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Violation of Invariance of Measurement for GDP Growth Rate and its Consequences

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  • Ali Hosseiny

Abstract

The aim here is to address the origins of sustainability for the real growth rate in the United States. For over a century of observations on the real GDP per capita of the United States a sustainable two percent growth rate has been observed. To find an explanation for this observation I consider the impact of utility preferences and the effect of mobility of labor \& capital on every provided measurement. Mobility of labor results in heterogenous rates of increase in prices which is called Baumol's cost disease phenomenon. Heterogeneous rates of inflation then make it impossible to define an invariant measure for the real growth rate. Paradoxical and ambiguous results already have been observed when different measurements provided by the World Bank have been compared with the ones from the systems of national accounts (SNA). Such ambiguity is currently being discussed in economy. I define a toy model for caring out measurements in order to state that this ambiguity can be very significant. I provide examples in which GDP expands 5 folds while measurements percept an expansion around 2 folds. Violation of invariance of the measurements leads to state that it is hard to compare the growth rate of GDP for a smooth growing country such as the U.S. with a fast growing country such as China. Besides, I state that to extrapolate the time that economy of China passes the economy of the US we need to consider local metric of the central banks of both countries. Finally I conclude that it is our method of measurements that leads us to percept the sustainable growth rate.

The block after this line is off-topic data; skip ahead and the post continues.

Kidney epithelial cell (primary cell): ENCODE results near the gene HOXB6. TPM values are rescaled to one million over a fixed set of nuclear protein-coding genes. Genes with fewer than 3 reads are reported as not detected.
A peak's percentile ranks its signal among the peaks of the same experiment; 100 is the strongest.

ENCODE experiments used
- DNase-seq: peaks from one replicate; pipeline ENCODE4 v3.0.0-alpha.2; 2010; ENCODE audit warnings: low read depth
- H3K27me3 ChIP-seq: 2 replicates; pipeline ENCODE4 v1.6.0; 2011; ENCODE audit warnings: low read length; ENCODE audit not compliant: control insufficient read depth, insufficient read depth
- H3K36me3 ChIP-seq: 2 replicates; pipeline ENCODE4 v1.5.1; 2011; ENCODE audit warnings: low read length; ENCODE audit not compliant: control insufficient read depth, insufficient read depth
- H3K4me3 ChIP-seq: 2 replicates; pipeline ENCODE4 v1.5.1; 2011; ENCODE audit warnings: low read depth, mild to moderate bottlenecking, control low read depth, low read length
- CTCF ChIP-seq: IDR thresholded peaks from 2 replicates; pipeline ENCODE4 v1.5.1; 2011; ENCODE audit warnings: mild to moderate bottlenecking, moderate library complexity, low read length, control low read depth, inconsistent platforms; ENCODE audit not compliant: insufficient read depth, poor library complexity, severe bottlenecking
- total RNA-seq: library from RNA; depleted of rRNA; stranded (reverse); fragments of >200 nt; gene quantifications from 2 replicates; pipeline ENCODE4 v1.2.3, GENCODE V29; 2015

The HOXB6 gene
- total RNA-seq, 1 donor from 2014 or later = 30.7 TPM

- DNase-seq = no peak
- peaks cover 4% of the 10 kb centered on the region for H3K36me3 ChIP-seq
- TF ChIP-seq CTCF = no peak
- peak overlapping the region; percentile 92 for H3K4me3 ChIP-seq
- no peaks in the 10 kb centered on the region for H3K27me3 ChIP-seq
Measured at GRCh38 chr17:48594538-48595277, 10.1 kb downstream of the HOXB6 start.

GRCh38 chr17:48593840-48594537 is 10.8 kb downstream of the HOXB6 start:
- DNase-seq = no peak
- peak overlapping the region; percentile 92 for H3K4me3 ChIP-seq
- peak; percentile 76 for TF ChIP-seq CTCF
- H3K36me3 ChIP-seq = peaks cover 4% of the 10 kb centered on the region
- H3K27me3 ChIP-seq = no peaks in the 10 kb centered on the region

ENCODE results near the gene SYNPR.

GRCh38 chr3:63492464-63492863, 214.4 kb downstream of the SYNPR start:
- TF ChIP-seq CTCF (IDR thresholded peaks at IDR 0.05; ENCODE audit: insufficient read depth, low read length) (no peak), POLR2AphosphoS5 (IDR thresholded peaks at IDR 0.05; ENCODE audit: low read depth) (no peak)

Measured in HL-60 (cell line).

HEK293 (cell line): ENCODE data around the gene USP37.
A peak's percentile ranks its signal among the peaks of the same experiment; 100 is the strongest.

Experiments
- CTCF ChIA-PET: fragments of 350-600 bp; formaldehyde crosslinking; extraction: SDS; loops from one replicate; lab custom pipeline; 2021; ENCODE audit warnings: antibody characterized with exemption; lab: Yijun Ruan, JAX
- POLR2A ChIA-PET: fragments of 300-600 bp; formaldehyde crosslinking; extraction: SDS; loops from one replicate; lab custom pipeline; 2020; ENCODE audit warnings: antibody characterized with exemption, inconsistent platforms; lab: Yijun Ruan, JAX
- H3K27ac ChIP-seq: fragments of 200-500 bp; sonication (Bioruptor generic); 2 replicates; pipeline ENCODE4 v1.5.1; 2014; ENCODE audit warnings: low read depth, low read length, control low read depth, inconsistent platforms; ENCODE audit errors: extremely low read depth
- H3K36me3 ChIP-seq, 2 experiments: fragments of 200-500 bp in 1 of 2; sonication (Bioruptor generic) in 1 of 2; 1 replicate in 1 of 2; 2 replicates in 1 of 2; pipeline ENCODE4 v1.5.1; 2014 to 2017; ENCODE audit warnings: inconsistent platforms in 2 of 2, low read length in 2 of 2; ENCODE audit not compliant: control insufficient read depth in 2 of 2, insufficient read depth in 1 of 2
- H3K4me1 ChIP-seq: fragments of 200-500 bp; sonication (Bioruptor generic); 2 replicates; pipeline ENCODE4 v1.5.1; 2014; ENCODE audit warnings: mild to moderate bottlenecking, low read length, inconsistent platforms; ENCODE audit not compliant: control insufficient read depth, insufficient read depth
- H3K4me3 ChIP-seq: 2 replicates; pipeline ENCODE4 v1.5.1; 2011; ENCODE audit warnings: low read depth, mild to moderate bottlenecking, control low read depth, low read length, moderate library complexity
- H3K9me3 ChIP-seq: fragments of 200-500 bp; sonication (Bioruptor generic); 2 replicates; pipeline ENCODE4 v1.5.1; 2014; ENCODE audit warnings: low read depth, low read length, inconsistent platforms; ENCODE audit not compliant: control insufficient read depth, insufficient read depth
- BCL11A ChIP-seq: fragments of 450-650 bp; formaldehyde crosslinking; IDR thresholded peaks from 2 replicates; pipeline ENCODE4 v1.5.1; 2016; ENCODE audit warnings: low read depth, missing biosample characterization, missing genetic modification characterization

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  • Ali Hosseiny, 2015. "Violation of Invariance of Measurement for GDP Growth Rate and its Consequences," Papers 1507.04848, arXiv.org, revised Aug 2016.
  • Handle: RePEc:arx:papers:1507.04848
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    References listed on IDEAS

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